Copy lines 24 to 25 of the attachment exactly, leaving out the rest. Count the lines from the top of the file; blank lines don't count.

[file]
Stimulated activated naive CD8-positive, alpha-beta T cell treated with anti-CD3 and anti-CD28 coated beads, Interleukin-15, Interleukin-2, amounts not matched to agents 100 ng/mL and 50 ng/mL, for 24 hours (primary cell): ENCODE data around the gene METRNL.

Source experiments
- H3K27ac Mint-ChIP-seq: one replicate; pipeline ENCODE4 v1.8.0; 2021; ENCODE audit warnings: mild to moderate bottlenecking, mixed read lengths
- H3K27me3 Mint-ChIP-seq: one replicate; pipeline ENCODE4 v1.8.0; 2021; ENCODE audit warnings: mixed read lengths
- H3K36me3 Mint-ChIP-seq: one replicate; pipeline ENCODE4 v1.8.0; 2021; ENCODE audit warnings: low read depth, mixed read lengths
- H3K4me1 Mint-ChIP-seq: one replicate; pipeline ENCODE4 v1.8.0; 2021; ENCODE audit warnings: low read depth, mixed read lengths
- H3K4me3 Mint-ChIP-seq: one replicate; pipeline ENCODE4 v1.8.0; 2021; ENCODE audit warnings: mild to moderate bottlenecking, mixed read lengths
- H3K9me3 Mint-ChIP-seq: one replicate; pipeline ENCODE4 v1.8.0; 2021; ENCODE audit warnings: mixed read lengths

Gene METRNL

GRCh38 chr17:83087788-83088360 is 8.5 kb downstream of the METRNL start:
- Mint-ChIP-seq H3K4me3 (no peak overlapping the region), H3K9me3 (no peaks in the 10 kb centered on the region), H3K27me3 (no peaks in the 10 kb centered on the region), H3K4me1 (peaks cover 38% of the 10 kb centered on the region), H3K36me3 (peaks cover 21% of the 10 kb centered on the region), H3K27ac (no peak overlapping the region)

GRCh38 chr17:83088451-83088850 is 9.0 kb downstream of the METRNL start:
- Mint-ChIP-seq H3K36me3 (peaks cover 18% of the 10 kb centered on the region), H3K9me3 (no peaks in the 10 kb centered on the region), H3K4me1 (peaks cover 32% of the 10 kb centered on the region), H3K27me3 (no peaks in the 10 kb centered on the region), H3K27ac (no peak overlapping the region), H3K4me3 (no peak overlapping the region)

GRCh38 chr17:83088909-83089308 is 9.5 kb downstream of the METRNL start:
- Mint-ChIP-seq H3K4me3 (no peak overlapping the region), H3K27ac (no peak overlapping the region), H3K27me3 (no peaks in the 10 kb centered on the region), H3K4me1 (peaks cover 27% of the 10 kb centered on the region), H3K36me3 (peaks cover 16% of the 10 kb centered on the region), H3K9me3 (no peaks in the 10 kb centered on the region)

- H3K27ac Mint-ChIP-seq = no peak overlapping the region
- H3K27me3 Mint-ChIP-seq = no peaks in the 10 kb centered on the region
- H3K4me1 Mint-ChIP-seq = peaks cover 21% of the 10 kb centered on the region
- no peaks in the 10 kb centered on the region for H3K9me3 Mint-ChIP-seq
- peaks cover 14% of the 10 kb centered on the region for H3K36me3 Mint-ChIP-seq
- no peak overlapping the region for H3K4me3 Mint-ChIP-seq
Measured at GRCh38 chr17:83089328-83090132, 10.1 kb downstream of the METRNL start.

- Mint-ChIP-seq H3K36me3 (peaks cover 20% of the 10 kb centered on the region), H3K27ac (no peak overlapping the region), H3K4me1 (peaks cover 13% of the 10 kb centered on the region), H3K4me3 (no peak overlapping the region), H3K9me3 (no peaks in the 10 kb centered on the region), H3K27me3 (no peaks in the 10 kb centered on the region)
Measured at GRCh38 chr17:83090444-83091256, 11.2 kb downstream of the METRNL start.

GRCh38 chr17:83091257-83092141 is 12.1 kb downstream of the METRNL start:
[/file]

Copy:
Measured at GRCh38 chr17:83090444-83091256, 11.2 kb downstream of the METRNL start.

GRCh38 chr17:83091257-83092141 is 12.1 kb downstream of the METRNL start: